Motivational Man - Clyde Williams

A True Original

ClydeWilliams 1017Story by Mary Hope Roseneau    Photography by Christian Lee

“If you love what you do, you’ll never work another day in your life.” The late Hilton Head artist William Leon Stacks spoke those words to a young Clyde Williams, and he’s never forgotten them. Clyde always loved art in school and had answered a newspaper ad to learn picture framing. He eventually worked at Mr. Stack’s studio as a master framer, picture placement designer, and eventually took over all full restoration projects from him.

Meeting me at the Common Grounds coffee shop in downtown Beaufort, he brought two thick scrapbooks to illustrate his work. He was soft-spoken and modest, with a white beard, and wore a neat blue Greg Norman shirt, confessing that golf is another great love of his. “I keep my clubs in the car,” he confessed, always ready to play.

 I browsed through pages and pages of before and after photographs of art objects Clyde has completed over the years, and they literally spoke volumes. There were also clippings of working and showing art with Leon Stacks, and countless thank you letters from relieved clients, ranging from university art departments to Hilton Head resorts, to average people who wanted Great Grandma’s wedding portrait cleaned and renewed.

What types of art do you restore? His answer reminded me of Bubba Gump describing ways to cook shrimp: “Oil on canvas, acrylic on canvas, oil and acrylic on board, silk and other fabrics, figurines, wood, gilded frames, paper, furniture, metal and wood sculpture, old magazines, . . .” Then he took a breath. “Well really just about anything that people want me to restore. Sometimes people just bring me the broken pieces in a box, and I put them back together.” Such a modest description for the artist he is.

His Facebook page shows a family’s carousel horse made out of pot metal placed on a dock in Beaufort, and wind, rain and salt air really damaged the interesting piece. Some chunks of the poor pony even had to be fabricated. It was a precious gift from a family member who passed away, and Clyde meticulously restored the piece, with all its gilt and paint to brand new.

Clyde has other interests as well. He is an artist himself, working in oil on canvas, and has currently sold all the works he had in local galleries. He taught Kung Fu to area young people for several years and enjoyed being a role model to them. His son, JeClyde Williams obtained the black sash level. In addition, Clyde is also Pastor Williams, the minister at the End Time Remnant Church of God in Port Royal, SC. And of course, there’s golf! He’s ready to play at any course, any time.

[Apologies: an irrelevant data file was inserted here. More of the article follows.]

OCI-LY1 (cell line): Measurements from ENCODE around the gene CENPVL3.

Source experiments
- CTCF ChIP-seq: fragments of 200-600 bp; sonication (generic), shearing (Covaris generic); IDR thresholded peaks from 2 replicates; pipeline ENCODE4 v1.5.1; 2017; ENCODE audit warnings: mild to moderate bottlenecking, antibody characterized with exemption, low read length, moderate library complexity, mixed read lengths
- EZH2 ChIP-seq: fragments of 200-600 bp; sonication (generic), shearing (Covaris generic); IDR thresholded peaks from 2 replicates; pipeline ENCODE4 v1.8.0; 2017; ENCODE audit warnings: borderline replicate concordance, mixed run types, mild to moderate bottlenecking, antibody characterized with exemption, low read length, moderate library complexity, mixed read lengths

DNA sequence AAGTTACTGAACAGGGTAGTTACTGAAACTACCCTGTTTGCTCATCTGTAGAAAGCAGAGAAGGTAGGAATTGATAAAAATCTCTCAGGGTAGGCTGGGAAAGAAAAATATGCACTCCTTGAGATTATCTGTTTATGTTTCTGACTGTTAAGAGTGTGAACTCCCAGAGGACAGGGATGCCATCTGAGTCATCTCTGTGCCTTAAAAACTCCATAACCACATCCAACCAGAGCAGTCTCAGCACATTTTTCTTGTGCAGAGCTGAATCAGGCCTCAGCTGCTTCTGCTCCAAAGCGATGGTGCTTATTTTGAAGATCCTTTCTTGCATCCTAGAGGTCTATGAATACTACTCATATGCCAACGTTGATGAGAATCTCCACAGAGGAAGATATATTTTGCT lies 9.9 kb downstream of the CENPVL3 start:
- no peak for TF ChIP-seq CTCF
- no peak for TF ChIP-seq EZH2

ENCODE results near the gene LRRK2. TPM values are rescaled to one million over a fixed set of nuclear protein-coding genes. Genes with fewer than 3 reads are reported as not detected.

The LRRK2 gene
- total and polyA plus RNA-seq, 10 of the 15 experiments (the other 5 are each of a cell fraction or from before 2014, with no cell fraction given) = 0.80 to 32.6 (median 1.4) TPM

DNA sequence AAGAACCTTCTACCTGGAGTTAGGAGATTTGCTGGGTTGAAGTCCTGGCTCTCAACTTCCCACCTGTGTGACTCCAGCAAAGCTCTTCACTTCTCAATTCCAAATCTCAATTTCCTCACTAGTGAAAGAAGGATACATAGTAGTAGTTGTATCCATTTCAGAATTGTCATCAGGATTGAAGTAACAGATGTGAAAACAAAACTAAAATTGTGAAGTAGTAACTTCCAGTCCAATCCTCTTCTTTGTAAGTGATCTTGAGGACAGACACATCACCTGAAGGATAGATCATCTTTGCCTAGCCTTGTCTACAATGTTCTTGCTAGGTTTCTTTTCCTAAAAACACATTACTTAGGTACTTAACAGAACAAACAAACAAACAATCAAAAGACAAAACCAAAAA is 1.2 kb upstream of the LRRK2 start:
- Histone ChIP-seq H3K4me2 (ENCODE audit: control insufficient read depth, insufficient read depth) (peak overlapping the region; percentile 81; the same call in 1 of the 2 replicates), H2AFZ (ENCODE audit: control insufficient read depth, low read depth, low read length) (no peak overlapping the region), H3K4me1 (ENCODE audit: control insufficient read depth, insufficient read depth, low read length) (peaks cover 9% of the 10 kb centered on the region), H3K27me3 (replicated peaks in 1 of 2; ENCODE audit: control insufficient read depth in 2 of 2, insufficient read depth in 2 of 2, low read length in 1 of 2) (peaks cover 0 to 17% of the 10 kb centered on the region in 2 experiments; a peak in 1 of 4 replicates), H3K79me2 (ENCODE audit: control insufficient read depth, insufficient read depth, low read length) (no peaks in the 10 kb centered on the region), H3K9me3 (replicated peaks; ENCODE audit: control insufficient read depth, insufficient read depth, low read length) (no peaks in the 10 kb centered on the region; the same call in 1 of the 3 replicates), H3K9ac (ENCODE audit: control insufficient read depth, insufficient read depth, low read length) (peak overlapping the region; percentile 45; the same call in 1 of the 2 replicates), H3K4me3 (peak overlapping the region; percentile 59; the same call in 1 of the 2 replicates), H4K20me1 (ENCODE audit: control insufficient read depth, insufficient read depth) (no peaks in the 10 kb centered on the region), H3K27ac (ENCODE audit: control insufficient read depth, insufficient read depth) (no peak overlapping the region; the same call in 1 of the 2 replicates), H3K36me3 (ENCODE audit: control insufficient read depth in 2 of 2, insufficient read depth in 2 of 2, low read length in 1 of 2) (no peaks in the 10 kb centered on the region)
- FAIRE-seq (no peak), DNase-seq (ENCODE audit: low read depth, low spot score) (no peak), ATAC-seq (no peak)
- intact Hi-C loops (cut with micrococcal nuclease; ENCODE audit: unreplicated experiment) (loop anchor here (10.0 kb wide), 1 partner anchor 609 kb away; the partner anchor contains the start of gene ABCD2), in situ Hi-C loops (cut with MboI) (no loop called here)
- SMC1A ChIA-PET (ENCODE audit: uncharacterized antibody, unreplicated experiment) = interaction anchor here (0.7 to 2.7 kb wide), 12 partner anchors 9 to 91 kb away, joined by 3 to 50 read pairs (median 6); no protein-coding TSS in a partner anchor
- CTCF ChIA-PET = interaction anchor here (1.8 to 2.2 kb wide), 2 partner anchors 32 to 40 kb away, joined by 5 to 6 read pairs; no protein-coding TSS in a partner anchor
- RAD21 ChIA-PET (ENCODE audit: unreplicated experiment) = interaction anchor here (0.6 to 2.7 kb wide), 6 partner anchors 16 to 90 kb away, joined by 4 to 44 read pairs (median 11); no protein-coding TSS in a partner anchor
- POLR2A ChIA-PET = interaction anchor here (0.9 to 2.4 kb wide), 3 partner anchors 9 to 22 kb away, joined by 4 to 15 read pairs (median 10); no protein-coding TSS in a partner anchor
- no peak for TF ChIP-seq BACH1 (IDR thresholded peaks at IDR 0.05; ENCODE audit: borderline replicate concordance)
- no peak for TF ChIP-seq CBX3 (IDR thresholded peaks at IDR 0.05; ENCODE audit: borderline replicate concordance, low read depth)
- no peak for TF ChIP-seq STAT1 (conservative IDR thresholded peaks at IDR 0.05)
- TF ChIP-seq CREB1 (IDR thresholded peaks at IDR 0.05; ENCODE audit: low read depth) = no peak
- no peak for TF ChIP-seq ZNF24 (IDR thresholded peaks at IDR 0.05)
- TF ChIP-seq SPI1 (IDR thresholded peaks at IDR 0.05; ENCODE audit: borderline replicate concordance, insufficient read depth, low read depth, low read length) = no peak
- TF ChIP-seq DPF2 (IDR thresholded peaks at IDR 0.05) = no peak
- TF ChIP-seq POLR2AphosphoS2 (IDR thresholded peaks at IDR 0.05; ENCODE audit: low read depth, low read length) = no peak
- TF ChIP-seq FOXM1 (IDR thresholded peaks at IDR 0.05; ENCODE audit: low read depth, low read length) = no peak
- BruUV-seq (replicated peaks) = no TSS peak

I asked about his future goals. “I plan to end up in God’s kingdom,” he began, “but you probably mean before that!” He’s teaching his son JeClyde, who recently graduated from Battery Creek High school, the techniques of art restoration. “He’s grown up watching me, and it’s not a big deal to him,” Clyde humbly remarks. “You have to have the hands, the eyes, and most important, the patience,” he explains.

 A Google search for nearby art restoration services pulled up only “Art Restoration by Clyde,” phone number (843) 575-2301. It’s obvious that many people just don’t have those three qualifications. It’s a painstaking, messy, at times frustrating profession, but the results are beautiful. As Clyde says on his slideshow promo: “When your passion becomes your work.” His passion shows and what a gift to pass on to his son.

Up Close:

What’s the most difficult work you’ve restored?
Any oil on canvas done by a female artist. They mix colors on a palate, rather than on the canvas, and it’s difficult to match the color. He can tell a female artist’s work at 20 paces, and know it’s going to be a bear of a job. Hmmm. . .

What caused the most damage to any work you restored?
Fires are the worst, because there’s also smoke, and then the water that’s sprayed, as well.

What damage do you see after hurricanes?
Water, of course, and if you’re not careful, mold. Yes, he can get mold off, too.

Have you ever had to turn anyone down and just tell them you can’t repair their artwork?
No, not yet!

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